Figure 2

Distribution of single/multiple-antimicrobial-resistance in different Enterococcus spp. Abbreviations: A, ampicillin; P, penicillinG; M, methicillin; G, gentamicin; S, streptomycin (aminoglycoside); Va, vancomycin (glycopeptide); Te, teicoplanin; E, erythromycin; R, rifampicin; T, tetracycline; P-M, penicillinG-methicillin; A-P-Ox-M, ampicillin-penicillinG-oxacillin-methicillin (β-lactam); E-R, erythromycin-rifampicin (Macrolide-rifamycin); Va-G-S/Va-S/Va-G (glycopeptide-aminoglycoside); M-G-S/P-G-S (β-lactam-aminoglycoside); Va-M (glycopeptide-β-lactam); T-E-R (tetracycline-macrolide-rifamycin); E-R-Va (macrolide-rifamycin-glycopeptide); E-R-Va-M (macrolide-rifamycin-glycopeptide-β-lactam); E-R-M/E-R-A/E-R-P (macrolide-rifamycin-β-lactam); E-R-G/E-R-S (macrolide-rifamycin-aminoglycoside); E-R-S-M/E-R-G-M (macrolide-rifamycin-aminoglycoside-β-lactam). All antimicrobial combinations derived from aforementioned antimicrobial abbreviations.

Though the frequency of VRE is only 21% in the landscape, its association with other widely disseminated antimicrobials and virulence determinants may lead to evolution of pathogenic VRE and thus reduce the chances for synergistic therapy in case of failure of single antimicrobial [30]. Recently, Lata et al. [31] reported the prevalence of vanA gene (for vancomycin resistance) in surface waters of river Ganga and its tributary and discussed the possible consequences of BPAR, its environmental carriage by plasmid maintenance systems or postsegregational killing (PSK) systems.

Dissemination of virulence-markers

This study also explored the dynamic and complex facet of landscape and its effects on the dissemination of virulence-markers gelE, ace, efaA and esp among different Enterococcus spp. Statistically discernible distribution of virulence-markers along the up-to-down-gradient landscape was observed (Table 3). In addition, the active gelatinase phenotype was observed in 19.05% E. faecalis isolates [see Additional file 2]. The background level of virulence-markers in the up-to-down gradient landscape exist at least for two virulence-markers predominantly gelE+esp+ (26.19%) followed by gelE+efaA+ (7.14%). The only exception was site 3 with median value of one which otherwise exhibited the range of one to four virulence-markers gelE+efaA+, gelE+efaA+esp+,gelE+ace+efaA+ and gelE+ace+efaA+esp+. The impact of landscape and associated environmental factors seem to affect the dissemination of all four virulence-markers at site 3 which receives contamination from hospital wastes, municipal sewage and tannery effluents. Enterococci isolates from the most polluted downstream site exhibited a range of two to three virulence-markers per isolate; gelE+esp+ and gelE+efaA+esp+ combinations were the most prevalent multiple-virulence-traits.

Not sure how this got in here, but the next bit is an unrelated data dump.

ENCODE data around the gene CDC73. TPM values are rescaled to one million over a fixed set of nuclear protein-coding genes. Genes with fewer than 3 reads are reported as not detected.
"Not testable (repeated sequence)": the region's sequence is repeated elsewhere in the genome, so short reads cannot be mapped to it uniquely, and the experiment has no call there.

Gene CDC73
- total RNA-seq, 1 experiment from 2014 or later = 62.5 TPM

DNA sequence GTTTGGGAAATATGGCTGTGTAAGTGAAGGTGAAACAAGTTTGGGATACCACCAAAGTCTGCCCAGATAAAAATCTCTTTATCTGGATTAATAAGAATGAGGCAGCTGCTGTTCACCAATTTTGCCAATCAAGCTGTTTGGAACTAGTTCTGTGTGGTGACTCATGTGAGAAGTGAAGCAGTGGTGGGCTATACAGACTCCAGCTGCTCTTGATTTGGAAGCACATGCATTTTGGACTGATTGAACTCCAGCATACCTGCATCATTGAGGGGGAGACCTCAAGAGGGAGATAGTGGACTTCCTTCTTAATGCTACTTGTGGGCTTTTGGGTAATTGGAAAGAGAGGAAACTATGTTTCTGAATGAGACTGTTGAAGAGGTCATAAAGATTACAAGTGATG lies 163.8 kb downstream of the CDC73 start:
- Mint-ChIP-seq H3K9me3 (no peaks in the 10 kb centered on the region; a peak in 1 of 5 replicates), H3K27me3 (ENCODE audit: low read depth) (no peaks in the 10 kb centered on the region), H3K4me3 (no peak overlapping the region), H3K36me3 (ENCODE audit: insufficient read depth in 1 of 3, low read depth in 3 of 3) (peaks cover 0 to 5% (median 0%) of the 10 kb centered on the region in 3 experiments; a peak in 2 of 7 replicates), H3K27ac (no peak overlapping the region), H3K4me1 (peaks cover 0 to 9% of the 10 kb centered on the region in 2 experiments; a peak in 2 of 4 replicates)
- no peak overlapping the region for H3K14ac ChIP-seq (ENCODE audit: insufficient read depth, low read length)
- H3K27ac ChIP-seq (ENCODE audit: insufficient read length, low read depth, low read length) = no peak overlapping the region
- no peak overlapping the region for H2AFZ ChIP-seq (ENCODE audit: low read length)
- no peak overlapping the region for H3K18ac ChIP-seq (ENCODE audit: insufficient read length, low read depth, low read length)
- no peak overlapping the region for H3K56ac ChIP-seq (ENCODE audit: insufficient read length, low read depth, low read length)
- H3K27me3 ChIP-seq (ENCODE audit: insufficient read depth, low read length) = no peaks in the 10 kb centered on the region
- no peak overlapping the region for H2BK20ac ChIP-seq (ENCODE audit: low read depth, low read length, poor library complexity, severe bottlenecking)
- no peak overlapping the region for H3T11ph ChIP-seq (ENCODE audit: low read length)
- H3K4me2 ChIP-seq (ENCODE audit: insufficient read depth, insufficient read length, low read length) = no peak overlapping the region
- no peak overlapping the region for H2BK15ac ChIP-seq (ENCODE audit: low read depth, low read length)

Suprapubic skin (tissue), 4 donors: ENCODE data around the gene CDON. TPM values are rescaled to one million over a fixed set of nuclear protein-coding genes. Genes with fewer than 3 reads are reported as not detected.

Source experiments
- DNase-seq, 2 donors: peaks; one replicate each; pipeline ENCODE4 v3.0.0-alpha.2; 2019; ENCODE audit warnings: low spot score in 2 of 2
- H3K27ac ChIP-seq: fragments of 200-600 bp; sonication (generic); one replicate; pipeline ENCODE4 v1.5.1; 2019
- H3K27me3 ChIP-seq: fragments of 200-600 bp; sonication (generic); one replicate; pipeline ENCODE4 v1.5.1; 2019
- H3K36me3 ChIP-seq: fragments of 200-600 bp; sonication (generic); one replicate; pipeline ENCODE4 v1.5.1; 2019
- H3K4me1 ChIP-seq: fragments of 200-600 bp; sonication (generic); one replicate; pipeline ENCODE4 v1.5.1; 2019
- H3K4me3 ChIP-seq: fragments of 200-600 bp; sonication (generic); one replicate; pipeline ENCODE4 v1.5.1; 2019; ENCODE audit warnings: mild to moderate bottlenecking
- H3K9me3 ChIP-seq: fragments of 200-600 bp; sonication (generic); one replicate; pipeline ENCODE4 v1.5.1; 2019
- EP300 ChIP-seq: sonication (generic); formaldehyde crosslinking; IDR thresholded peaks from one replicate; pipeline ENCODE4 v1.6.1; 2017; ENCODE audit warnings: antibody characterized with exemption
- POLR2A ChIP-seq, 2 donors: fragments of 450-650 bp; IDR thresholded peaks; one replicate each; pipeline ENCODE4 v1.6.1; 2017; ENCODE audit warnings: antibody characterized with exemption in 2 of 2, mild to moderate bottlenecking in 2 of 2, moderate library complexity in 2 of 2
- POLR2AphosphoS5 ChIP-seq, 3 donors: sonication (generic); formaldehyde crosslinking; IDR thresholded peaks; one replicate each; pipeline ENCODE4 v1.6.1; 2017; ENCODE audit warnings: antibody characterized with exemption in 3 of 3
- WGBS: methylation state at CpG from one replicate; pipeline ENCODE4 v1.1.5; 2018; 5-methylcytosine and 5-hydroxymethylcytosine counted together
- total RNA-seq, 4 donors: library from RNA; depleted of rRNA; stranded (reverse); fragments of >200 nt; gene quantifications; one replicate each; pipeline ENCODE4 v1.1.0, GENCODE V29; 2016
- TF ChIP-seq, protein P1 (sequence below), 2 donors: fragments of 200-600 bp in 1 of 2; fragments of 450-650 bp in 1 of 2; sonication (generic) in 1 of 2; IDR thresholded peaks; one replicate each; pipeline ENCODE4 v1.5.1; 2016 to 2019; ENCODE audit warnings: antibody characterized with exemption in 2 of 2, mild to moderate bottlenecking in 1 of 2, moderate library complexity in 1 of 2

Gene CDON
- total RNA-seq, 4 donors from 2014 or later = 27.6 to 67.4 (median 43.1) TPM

Significantly, the correlation of four virulence-markers was identified either singly or in combination with Enterococcus spp. diversity from river Ganga surface waters (Table 4). Earlier reports on dissemination of virulence-markers in different enterococci suggest virulence-markers are common trait in the genus Enterococcus[7, 3234]. A recent study has reported the prevalence of gelatinase phenotype of enterococci in agricultural environment and suggested it as reservoir of clinically relevant strains [35]. The pervasiveness of virulence-markers investigated in the current study may be due to the evolution of pathogenic enterococci by natural conjugation in environmental waters that receive potential pathogenic enterococci from various point and non-point sources including urban land use, agriculture, intensive livestock operations, hospital and industrial wastes. The natural processes are too complex to comprehend although the transconjugation experiments conducted elsewhere demonstrated in vitro transfer of additional virulence determinants from clinical strains to starter strains [7]. In the present study, the phenotypic assay for gelatinase activity revealed that certain E. faecalis and different Enterococcus spp. isolates contained apparently silent gelE determinant. This observation is supported by an earlier report on presence of silent gelE gene possibly due to inactive gene product or down regulation of gene expression influenced by various environmental factors resulting in lack of phenotypic activity [7]. Further, the activation of silent genes by temporal factors existing in our body, the response of other commensal microbes in the gastrointestinal tract and the persistent presence of large numbers of preexisting commensal enterococci cannot be ignored. Our observation on the loss of gelatinase activity by sub-culturing is also supported by other studies reporting similar phenomena [7, 35].